These antic and often dire stories depict the violence and corruption that plague Mexico today, but they are also ruminative and layered explorations of the narrative impulse and the ethics of art making.
... an assemblage of excellence, 10 short works that captivate and confound. These stories are surreal and absurd even as they uncover certain realities – harsh and otherwise – about the Mexican experience ... It’s rare to encounter fiction that functions effectively both as commentary and as pure narrative, but these stories do just that. They are weird and visceral and deliberately difficult to define, but each of them has the power to work its way into your imagination. Funny and poignant, driven by moments of hilarity and sadness and fury, Bring Me the Head of Quentin Tarantino is an exceptional reading experience ... There isn’t a dud in the bunch. Herbert a gift for the challenging and the evocative – images and ideas alike. In the space of just a few sentences, he crafts whole worlds, populating them with idiosyncratic idealogues and idiot idealists. He uses these strange situations and stranger characters to address some of the very real issues of Mexican life. Poverty, drugs, corruption – all viewed through the distorted fluidity of Herbert’s finely-honed storytelling lunacy ... It’s also worth noting that, while it can be difficult to discern the impact of a translator on the work being translated, there’s little doubt that MacSweeney has done right by Herbert – the wit, the energy, the insight are all front and center. A great translator is one who does not leave their prints behind, and as far as that goes, MacSweeney is a ghost ... short fiction at its finest. Julian Herbert is unafraid to push boundaries with his storytelling, resulting in a collection of pieces that aren’t quite like anything I’ve ever read. Ten gems, each possessed of their own unique sparkle and shape – a precious and worthwhile collection.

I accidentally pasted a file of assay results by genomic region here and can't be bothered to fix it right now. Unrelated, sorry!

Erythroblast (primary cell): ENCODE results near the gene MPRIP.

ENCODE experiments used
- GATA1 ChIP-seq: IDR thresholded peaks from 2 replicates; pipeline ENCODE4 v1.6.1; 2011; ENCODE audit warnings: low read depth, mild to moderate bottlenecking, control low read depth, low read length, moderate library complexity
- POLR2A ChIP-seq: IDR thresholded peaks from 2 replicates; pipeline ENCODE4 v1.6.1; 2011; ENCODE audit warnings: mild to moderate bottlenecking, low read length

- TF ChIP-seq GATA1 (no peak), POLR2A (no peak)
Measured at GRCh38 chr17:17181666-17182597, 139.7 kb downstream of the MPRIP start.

... flatters Western-style writers like the book’s namesake, Cormac McCarthy, Denis Johnson, and Roberto Bolaño, and then cuts them down to size. Packed with the outlaws, quippy dialogue, and violence of his influences, Quentin Tarantino emphasizes the tragic circumstances that fuel these kinds of stories, proving that a Western is neither a setting nor a gun. It is a mindset and a circumstance. The result is a kaleidoscopic collection that begins faithful to influences, then morphs into a postmodern wrestling match between the seduction of capitalistic thought and the economic inequity that keeps the characters in such claustrophobic and dangerous internal worlds ... MacSweeney’s English translation imbues the collection’s narrators with the same enterprising charisma as she did the enigmatic Highway in Valeria Luiselli’s The Story of My Teeth ... an ambitious, generous boon. While this deliberately challenging read might turn off a casual reader, Herbert’s parody of Tarantino’s style and MacSweeney’s lively translation chart unmarked territory for other artists to explore. This book does future writers a kindness: Herbert is practically begging to be turned into kitsch.
It’s obvious Herbert enjoys examining the corruption of his native land, Mexico...and he excels at rendering memorable, oftentimes apologetic characters who dwell in tightly constructed worlds that feel weirdly unobjectionable and totally nuts at once ... Herbert, like Luiselli, illuminates the importance of an artist’s own storytelling and how it forms his or her identity ... Reminiscent of Hunter S. Thompson, Herbert smartly partners bizarre characters with commentary on modern societal woes and how citizens react ...
Herbert doesn’t do dull ... the seemingly mundane is transmogrified by an expert who ranks among other expert storytellers mentioned throughout this collection, such as Pedro Almodóvar, Samuel Beckett, and Étienne Mallarmé. But what’s most unforgettable about Herbert’s work is its unexpected, disarming poignancy.